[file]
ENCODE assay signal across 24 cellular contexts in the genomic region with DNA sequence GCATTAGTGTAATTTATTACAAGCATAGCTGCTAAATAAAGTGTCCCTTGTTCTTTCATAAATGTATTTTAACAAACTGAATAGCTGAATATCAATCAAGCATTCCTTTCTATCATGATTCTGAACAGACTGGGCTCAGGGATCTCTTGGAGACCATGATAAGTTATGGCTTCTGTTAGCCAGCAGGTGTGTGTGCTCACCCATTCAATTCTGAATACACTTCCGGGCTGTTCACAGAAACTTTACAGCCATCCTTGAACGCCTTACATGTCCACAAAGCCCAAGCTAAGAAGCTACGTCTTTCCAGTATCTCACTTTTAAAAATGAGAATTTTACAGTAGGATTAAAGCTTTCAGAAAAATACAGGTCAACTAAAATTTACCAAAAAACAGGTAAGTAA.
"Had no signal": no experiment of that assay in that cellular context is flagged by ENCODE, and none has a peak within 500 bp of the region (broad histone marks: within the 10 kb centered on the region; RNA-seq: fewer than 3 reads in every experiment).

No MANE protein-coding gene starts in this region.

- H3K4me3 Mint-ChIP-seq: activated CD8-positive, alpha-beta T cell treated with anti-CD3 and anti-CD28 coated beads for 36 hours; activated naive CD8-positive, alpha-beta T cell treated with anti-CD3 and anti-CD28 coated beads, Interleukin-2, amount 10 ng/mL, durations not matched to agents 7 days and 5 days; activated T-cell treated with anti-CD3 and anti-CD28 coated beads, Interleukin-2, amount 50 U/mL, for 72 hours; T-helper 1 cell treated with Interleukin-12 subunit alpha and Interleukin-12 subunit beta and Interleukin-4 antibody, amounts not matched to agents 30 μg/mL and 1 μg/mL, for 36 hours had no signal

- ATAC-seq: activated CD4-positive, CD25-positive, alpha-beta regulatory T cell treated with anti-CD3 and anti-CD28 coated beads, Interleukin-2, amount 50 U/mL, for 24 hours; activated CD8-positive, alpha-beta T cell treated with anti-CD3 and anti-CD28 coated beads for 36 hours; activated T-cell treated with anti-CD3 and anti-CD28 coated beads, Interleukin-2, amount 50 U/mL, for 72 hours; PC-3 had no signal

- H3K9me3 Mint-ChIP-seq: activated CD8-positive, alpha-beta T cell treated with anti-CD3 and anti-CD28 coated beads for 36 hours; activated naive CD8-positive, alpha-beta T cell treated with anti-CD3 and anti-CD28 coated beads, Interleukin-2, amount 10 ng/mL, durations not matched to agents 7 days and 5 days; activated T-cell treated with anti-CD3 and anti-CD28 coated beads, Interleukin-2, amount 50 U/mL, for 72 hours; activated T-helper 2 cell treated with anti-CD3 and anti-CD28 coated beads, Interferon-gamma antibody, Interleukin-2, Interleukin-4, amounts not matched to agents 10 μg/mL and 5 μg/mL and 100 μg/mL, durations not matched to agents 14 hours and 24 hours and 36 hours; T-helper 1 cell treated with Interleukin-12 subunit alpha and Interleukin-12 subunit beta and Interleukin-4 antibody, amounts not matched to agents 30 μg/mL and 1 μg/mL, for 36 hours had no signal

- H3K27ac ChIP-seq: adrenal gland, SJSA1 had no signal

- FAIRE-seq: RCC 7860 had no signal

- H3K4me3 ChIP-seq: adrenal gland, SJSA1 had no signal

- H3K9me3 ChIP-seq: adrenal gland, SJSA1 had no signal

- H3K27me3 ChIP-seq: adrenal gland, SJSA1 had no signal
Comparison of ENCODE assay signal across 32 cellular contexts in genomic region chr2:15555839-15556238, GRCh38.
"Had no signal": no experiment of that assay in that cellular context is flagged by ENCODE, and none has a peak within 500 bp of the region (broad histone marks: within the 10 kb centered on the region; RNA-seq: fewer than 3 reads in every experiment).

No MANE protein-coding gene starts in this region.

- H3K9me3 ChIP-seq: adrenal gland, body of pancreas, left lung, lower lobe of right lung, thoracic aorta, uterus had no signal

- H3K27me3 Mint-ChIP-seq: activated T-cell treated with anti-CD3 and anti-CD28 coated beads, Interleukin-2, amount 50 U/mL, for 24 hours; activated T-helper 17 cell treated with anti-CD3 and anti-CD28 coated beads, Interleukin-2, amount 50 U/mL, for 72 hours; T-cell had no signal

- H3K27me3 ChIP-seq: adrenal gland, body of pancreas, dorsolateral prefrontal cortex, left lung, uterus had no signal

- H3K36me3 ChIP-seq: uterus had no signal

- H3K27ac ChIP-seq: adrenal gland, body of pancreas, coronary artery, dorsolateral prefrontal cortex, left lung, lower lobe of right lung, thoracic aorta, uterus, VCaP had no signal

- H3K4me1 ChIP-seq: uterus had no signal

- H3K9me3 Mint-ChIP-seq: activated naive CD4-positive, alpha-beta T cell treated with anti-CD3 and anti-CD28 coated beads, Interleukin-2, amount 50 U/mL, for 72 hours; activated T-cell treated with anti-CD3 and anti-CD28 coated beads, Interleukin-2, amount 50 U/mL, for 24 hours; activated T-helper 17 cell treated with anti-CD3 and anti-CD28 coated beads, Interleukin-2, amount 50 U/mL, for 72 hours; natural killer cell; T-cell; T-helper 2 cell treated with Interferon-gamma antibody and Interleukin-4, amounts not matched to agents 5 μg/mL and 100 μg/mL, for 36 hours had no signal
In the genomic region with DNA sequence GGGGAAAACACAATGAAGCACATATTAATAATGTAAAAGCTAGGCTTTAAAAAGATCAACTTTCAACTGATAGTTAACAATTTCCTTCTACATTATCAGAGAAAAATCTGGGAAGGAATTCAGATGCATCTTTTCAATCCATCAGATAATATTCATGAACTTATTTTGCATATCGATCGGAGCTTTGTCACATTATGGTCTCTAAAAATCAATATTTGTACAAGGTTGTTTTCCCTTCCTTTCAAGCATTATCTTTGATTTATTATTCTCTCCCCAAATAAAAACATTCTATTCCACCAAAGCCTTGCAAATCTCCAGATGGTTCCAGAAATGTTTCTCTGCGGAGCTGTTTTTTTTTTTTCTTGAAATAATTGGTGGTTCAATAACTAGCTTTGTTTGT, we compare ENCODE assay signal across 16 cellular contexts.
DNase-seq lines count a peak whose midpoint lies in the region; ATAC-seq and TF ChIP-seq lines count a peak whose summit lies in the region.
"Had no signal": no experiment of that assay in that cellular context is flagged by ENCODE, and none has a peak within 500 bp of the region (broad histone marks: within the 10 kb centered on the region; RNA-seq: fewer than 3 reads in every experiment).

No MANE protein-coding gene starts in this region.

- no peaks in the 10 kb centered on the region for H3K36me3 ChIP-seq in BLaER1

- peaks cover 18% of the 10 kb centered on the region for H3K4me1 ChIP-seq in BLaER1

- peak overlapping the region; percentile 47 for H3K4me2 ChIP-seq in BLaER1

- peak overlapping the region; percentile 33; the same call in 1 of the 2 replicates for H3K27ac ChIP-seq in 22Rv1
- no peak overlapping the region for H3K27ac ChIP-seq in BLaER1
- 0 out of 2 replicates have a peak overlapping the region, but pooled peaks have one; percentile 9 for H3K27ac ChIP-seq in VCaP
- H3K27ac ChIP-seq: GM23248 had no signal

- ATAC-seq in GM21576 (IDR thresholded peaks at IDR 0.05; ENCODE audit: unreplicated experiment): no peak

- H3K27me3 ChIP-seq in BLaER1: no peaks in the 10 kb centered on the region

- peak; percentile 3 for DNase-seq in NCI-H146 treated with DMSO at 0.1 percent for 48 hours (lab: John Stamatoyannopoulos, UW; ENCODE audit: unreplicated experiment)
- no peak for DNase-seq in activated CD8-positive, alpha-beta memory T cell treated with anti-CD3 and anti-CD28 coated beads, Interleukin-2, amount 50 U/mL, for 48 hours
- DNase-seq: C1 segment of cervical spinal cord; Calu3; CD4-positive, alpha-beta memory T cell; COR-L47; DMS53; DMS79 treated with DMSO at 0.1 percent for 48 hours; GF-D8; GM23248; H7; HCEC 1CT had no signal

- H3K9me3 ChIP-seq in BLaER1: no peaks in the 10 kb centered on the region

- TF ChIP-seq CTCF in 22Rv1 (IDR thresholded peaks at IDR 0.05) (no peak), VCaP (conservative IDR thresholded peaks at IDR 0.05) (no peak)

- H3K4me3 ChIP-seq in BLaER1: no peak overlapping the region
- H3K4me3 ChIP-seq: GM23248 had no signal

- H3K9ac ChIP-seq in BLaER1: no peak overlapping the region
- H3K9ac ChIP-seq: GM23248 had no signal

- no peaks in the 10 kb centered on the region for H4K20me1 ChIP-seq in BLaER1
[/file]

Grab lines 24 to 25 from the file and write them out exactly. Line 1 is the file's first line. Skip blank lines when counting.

"Had no signal": no experiment of that assay in that cellular context is flagged by ENCODE, and none has a peak within 500 bp of the region (broad histone marks: within the 10 kb centered on the region; RNA-seq: fewer than 3 reads in every experiment).

No MANE protein-coding gene starts in this region.